Thanks yall. You have no idea how much that helped. I'm looking up those books now :) At her last checkup, her pediatrician said that she's happy with DDs weight gain as long as she stays in the 5%. If it drops, then we would talk about a supplement. In the meantime shes having us do weight checks every two weeks. DD has reflux, and sometimes has a hard time keeping breastmilk down. The formula we were using was one with added rice, and she kept it down beautifully. She also gained about a pound and a half. I wish there was some way to thicken my breastmilk for her, the rice formula helped so much with the reflux it's unreal. My mom breastfed all her kids, but we also got a lot of formula when she was at work. She claims that even on breastmilk alone, we had all spaced our feedings out to about 3 hours apart by this age. I kind of believe her, I get so tired of hearing "Didn't you JUST feed that baby??"
    9 replies | 111 view(s)
  • @llli*yvonne9's Avatar
    Today, 06:53 AM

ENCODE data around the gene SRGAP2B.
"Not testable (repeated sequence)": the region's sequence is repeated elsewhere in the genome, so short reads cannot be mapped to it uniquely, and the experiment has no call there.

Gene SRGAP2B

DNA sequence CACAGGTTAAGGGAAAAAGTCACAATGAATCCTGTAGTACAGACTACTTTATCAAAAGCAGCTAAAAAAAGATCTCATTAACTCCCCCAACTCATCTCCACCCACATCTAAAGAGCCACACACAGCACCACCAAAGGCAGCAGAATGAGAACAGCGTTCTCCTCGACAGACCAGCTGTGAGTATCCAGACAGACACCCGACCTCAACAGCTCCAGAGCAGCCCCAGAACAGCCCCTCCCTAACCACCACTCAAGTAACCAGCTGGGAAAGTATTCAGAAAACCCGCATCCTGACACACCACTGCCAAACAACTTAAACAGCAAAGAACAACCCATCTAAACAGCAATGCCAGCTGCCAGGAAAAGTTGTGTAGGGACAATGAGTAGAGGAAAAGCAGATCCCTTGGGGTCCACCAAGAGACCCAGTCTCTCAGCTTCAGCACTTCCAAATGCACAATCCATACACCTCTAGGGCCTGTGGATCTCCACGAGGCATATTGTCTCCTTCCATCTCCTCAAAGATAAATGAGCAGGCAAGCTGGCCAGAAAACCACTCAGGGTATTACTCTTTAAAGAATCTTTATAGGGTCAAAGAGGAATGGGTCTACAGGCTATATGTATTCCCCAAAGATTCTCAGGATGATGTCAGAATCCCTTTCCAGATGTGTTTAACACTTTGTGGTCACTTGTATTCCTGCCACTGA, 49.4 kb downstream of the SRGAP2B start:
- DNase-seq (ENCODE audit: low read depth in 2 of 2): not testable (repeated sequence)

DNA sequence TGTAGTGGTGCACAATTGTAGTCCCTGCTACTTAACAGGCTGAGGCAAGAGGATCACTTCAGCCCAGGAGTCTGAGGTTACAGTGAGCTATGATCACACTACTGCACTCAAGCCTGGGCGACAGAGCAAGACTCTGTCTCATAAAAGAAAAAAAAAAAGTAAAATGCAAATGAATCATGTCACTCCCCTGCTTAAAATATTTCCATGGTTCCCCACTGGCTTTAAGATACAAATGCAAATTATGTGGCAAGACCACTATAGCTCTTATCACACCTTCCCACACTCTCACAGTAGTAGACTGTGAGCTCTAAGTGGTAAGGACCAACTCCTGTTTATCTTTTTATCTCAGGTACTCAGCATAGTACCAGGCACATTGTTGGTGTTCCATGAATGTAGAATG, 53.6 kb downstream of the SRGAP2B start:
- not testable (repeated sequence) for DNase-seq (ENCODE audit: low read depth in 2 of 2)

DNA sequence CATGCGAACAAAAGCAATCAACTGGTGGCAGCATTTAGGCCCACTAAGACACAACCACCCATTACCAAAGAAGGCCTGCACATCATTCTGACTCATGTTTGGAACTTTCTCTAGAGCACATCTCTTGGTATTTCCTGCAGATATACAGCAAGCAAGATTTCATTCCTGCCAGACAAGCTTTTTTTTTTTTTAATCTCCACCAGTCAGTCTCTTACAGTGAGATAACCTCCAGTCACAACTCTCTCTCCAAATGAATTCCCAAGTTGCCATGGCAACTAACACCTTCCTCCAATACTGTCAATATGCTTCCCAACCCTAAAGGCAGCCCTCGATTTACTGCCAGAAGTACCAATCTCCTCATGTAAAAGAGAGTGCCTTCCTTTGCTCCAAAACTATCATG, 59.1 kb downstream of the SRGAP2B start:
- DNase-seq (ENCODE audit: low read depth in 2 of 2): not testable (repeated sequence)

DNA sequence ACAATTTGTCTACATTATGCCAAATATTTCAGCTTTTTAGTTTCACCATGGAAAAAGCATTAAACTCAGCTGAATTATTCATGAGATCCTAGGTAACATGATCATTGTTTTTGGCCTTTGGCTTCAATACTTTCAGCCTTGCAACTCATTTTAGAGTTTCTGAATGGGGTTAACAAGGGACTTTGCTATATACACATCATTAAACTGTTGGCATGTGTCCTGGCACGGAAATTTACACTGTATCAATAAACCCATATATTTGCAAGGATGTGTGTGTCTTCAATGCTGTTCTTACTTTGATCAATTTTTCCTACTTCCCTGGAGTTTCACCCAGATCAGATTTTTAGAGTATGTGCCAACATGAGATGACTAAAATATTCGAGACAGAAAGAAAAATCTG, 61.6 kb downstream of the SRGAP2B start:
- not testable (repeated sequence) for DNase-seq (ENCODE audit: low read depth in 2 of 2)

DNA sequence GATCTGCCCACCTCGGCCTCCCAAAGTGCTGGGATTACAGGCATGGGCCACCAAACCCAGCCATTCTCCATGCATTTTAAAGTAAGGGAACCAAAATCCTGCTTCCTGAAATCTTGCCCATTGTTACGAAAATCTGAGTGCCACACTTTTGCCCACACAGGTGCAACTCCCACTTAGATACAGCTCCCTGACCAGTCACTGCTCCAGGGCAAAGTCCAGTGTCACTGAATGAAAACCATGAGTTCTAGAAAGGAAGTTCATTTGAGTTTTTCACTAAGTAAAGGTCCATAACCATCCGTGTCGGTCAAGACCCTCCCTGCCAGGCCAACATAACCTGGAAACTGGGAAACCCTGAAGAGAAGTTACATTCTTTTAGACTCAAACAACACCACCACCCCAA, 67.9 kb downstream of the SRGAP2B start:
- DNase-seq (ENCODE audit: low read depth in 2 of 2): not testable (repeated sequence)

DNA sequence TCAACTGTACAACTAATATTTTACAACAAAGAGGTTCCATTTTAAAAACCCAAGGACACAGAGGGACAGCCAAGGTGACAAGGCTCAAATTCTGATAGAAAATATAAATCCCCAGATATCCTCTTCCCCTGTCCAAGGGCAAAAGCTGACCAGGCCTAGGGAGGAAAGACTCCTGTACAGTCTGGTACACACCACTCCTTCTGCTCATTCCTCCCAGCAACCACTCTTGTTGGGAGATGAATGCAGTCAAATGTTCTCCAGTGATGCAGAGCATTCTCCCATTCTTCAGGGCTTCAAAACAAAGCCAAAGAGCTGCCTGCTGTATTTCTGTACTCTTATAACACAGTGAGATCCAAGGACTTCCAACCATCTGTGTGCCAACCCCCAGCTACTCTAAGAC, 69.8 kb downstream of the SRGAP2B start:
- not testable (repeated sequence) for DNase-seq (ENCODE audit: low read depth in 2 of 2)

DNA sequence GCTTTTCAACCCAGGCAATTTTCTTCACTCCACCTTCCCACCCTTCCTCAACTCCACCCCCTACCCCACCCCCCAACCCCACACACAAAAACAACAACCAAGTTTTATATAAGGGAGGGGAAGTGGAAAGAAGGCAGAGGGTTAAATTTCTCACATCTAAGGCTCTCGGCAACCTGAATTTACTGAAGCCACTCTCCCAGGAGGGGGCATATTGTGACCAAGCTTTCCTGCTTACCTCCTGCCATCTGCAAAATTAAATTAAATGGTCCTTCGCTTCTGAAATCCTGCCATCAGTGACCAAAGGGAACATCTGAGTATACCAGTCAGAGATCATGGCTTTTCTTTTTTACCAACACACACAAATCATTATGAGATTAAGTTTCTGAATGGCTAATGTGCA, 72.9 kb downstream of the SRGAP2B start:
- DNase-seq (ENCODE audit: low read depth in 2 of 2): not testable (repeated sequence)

Hi everyone, Gave birth to my second child 2days ago and was full of confidence after the birth and with the amazing staff that I had with the midwife led unit(fantastic supportive women) until the paediatrician came around to discharge us and do final check over baby. To say I was fuming was an understatement but I kept quiet. I did not want a blazing row and just wanted to get home.basically a woman a little older than myself decided to educate me how to feed my baby never even thinking to ask do I have other kids? Have I breastfed before? Or anything. I did try and answer questions she asked but she was extremely condescending and corrected my every answer. That's when I said to myself she is full of ****, a text book expert but with absolutely no personal experience of having keep do or breastfeeding herself. From telling me to feed often to supplementing in the first fees days?? And then trying to tell me milk arrives in a few hrs after birth????(and she didn't mean colostrum) then telling me look he is starving, and the signs to look for He has never been parted from me since birth and was put on breast in a matter of minutes.my confidence has been shattered and now I'm terrified that I don't know what I'm doing anymore. I know it's still early days and my milk will probably arrive in the next day or two but the doc really pissed me off. Sorry for language